In order for the type checker to accurately check the types in a statically typed language, you will often have to explicitly declare the type of a variable through a type annotation. A type annotation is a little extra information you add to a variable to say what type it is. In English we can imagine adding type annotations to our nouns and verbs as extra information in parentheses. So our simple sentence:

What’s five added to a banana?


What’s five (which is a number) added (adding is something you do to numbers) to a banana (which is a fruit)?

Which might be good evidence that natural language is not a place for type annotations.

With these English type annotations we don’t need to know what ‘five’ is, what a ‘banana’ is, and what ‘addition’ is, to know that this sentence doesn’t make sense. We don’t even need to know what a ‘number’ is. We just know that the verb in the middle needs two nouns to be of the type ‘number’ for this sentence to be valid. We could perform this kind of check automatically just by looking at the words without having to know anything about their meaning – we can’t do ‘adding’ to a ‘fruit’. The type checker in a statically typed language works in the same way.3

Let’s see a type annotation in TypeScript, a statically typed variation of JavaScript:

var theNumberFive: number = 5

This declares that the variable theNumberFive has the type number, and assigns the value 5 to it.

The equivalent in JavaScript would be:

var theNumberFive = 5

Exactly the same, only without the type annotation.

We can also add type declarations to function signatures. The function addin JavaScript:

function add(n1, n2) {
    return n1 + n2

looks like this in TypeScript:

function add(n1: number, n2: number): number {
    return n1 + n2

We’re saying that the function add takes two arguments, n1 which is a number and n2 which is a number, and returns a value which is also a number.

These annotations will be used by the TypeScript type checker, which runs when the TypeScript is compiled.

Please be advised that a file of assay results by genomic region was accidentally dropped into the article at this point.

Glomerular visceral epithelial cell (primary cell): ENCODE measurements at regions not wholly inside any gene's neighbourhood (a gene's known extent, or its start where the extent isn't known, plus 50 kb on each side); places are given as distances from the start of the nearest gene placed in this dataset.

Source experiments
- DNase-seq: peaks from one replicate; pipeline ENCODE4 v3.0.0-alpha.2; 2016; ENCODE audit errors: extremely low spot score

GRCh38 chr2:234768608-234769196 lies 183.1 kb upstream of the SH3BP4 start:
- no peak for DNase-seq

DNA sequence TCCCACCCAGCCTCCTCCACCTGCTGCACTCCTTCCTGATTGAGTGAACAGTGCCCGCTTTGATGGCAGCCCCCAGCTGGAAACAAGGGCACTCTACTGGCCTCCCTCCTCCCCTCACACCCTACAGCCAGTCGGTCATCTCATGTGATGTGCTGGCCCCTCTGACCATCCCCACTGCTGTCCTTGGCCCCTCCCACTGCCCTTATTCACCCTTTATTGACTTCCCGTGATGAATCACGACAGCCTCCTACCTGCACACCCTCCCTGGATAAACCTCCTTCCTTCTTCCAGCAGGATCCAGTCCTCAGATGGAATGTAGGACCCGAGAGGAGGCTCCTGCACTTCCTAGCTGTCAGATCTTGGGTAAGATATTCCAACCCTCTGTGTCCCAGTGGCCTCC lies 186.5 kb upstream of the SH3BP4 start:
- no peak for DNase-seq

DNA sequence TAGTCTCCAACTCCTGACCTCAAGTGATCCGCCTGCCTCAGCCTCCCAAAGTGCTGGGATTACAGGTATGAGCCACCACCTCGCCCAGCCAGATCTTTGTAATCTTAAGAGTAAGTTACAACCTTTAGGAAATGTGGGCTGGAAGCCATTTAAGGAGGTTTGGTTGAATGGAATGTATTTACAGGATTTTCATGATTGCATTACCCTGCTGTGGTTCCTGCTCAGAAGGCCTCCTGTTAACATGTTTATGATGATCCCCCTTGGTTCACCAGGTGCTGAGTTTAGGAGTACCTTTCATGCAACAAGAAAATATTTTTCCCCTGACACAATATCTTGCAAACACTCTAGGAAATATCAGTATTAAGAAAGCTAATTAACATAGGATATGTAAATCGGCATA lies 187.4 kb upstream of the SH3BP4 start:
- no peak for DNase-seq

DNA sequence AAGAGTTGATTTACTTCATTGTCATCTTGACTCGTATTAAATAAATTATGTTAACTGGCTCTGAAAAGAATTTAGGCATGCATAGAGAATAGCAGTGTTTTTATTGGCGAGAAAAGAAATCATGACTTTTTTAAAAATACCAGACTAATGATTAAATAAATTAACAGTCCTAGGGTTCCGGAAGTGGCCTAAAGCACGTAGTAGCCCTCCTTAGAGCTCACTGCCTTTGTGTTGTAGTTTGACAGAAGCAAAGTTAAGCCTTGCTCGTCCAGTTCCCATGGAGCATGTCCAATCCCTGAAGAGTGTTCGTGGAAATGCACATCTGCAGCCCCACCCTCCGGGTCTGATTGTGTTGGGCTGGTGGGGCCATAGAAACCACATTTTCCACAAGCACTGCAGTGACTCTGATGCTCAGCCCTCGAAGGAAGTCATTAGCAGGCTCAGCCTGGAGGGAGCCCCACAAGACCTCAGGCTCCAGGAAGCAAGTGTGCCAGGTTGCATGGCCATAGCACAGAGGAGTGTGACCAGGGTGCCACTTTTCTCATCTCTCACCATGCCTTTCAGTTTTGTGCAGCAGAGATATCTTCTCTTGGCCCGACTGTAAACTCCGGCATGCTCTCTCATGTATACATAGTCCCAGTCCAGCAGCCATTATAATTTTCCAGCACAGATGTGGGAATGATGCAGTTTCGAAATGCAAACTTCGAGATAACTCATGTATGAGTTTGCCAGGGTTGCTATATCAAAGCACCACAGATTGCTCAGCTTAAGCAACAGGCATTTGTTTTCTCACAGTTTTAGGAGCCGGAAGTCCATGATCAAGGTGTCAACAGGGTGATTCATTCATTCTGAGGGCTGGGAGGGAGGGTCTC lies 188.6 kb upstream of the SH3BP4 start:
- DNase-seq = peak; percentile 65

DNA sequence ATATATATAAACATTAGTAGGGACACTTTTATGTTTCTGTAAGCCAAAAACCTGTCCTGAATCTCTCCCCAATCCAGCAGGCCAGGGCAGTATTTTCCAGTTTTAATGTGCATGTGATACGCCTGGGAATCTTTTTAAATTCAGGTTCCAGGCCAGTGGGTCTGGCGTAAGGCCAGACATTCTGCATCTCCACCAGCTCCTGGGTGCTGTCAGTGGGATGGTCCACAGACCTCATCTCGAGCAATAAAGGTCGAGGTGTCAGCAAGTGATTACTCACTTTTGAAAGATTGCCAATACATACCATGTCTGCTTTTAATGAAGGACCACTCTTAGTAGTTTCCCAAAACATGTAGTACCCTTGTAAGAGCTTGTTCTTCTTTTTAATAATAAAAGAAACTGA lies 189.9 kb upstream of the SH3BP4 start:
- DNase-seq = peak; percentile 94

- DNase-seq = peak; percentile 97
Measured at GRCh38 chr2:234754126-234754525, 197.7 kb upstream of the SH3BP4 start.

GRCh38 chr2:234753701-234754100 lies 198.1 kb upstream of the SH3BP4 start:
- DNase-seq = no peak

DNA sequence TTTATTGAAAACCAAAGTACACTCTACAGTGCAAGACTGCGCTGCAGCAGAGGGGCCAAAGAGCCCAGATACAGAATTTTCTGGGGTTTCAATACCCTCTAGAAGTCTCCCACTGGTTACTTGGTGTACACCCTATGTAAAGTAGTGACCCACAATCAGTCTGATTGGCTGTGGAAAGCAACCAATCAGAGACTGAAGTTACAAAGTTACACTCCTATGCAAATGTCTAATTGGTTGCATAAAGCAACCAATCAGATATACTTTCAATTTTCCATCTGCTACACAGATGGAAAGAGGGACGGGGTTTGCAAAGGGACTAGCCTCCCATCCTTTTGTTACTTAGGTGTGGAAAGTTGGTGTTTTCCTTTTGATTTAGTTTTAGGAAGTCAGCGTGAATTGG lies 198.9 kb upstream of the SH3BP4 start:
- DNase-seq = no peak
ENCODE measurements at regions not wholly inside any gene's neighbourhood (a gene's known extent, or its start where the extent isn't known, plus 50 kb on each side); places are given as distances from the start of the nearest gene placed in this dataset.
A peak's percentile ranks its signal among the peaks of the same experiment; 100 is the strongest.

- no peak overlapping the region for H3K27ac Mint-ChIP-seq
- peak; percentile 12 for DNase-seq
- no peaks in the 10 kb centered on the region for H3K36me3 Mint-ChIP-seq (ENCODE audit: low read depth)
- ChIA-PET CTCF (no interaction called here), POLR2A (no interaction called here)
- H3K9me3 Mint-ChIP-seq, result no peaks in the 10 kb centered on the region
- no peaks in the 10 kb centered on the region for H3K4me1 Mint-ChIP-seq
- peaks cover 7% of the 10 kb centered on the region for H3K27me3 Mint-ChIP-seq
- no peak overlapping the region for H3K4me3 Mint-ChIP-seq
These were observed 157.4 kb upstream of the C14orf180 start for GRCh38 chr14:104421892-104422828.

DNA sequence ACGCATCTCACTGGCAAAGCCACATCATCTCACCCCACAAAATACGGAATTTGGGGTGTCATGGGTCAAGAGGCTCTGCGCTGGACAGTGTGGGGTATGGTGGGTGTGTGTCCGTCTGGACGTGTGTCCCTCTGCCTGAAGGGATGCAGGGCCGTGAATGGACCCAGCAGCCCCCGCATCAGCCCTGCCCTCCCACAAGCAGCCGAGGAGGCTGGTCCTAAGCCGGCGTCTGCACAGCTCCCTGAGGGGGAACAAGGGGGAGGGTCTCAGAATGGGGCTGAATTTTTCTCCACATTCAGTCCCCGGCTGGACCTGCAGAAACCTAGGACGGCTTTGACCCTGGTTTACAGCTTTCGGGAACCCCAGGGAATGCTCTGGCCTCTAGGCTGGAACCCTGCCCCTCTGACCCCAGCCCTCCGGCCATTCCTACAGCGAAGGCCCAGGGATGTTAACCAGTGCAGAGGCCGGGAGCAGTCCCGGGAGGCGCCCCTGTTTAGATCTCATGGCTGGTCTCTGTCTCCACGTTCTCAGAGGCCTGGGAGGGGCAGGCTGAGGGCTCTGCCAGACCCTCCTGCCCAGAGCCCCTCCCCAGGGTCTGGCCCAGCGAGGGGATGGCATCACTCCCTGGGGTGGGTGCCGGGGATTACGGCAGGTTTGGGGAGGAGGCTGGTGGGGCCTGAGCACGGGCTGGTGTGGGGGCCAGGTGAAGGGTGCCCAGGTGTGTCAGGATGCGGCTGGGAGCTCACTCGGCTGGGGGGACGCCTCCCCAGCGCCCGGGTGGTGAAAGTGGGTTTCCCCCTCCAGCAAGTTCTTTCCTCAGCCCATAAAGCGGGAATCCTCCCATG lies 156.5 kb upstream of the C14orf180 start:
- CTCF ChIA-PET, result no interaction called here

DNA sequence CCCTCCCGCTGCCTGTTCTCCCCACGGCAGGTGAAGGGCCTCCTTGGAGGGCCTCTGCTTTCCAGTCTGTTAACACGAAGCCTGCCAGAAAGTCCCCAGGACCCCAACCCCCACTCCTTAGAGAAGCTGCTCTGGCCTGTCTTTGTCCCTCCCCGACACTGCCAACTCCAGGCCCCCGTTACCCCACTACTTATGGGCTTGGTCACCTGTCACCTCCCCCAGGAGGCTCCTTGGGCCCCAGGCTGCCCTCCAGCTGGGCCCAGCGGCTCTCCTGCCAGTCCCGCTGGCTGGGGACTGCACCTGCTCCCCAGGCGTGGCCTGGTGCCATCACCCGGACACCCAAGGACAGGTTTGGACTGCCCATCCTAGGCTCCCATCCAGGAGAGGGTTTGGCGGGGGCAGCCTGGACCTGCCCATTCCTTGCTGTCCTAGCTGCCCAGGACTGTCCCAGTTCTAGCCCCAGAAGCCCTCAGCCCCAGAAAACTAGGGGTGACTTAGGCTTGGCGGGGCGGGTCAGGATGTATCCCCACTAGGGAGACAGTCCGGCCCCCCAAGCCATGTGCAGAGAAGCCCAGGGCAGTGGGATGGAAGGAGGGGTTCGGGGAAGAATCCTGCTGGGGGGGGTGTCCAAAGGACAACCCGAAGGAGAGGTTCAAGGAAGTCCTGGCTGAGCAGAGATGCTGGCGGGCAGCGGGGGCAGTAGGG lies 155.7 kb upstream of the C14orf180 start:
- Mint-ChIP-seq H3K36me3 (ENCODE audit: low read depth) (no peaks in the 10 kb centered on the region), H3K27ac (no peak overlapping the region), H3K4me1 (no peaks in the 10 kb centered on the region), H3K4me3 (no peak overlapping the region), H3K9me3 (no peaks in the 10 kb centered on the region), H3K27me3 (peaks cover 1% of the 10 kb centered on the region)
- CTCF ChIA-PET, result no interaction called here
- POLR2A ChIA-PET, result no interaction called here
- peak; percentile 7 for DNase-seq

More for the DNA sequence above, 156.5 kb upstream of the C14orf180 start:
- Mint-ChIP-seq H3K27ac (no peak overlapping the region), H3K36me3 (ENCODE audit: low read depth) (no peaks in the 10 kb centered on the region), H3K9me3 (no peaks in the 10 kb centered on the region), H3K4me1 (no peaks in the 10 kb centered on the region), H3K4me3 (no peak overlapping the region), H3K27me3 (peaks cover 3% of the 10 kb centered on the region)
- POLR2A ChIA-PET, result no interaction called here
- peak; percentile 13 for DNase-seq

Compiled / Interpreted

In an interpreted language such as JavaScript each line of the program is read and executed in sequence, one after the other,4 by an interpreter, which builds up the running process from the program you wrote, line by line.

Compilation is the act of turning the program you’ve written in one language into another language. For TypeScript, the target language is JavaScript. And during the compilation – at ‘compile time’ – the type checker will analyse the TypeScript program for any errors.

Compilers are usually used to translate a high level programming language (like JavaScript) into a lower level language like an assembly language or machine code. In the case of TypeScript, the compiler outputs anoher high level language – JavaScript.5

Compiled vs. interpreted is barely ever a cut and dried distinction when with a particular programming language – an interpreter will sometimes have a compilation step which runs just before the code is executed,6 and the output of a compiler will have to be run by an interpreter. In addition, being compiled or interpreted is not necessarily a property of the language itself. Compilers have been written for languages that are normally interpreted, and interpreters for languages that are normally compiled.

For a statically typed, compiled language, the compilation step is where the type checker runs. Type checking is useful for the compiler as it allows it to make optimizations in the performance of the software – if a variable is always going to be a number it can optimize the memory locations used.